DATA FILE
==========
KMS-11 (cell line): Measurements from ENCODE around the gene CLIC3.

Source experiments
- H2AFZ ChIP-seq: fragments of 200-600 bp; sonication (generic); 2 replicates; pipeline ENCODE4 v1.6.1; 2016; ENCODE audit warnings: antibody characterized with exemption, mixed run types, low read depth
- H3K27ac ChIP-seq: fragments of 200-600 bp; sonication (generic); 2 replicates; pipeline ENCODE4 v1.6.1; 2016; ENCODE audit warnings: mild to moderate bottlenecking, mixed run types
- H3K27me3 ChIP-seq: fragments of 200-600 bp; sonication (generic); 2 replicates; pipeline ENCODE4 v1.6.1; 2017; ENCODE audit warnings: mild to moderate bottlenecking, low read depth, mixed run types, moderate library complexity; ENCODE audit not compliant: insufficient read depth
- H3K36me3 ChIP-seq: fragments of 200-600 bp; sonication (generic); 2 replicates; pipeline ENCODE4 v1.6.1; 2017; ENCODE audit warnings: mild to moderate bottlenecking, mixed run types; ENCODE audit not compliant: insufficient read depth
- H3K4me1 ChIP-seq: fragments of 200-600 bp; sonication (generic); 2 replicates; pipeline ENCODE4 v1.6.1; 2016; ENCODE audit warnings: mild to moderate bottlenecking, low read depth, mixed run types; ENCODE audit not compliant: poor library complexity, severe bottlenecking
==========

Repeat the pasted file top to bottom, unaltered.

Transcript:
KMS-11 (cell line): Measurements from ENCODE around the gene CLIC3.

Source experiments
- H2AFZ ChIP-seq: fragments of 200-600 bp; sonication (generic); 2 replicates; pipeline ENCODE4 v1.6.1; 2016; ENCODE audit warnings: antibody characterized with exemption, mixed run types, low read depth
- H3K27ac ChIP-seq: fragments of 200-600 bp; sonication (generic); 2 replicates; pipeline ENCODE4 v1.6.1; 2016; ENCODE audit warnings: mild to moderate bottlenecking, mixed run types
- H3K27me3 ChIP-seq: fragments of 200-600 bp; sonication (generic); 2 replicates; pipeline ENCODE4 v1.6.1; 2017; ENCODE audit warnings: mild to moderate bottlenecking, low read depth, mixed run types, moderate library complexity; ENCODE audit not compliant: insufficient read depth
- H3K36me3 ChIP-seq: fragments of 200-600 bp; sonication (generic); 2 replicates; pipeline ENCODE4 v1.6.1; 2017; ENCODE audit warnings: mild to moderate bottlenecking, mixed run types; ENCODE audit not compliant: insufficient read depth
- H3K4me1 ChIP-seq: fragments of 200-600 bp; sonication (generic); 2 replicates; pipeline ENCODE4 v1.6.1; 2016; ENCODE audit warnings: mild to moderate bottlenecking, low read depth, mixed run types; ENCODE audit not compliant: poor library complexity, severe bottlenecking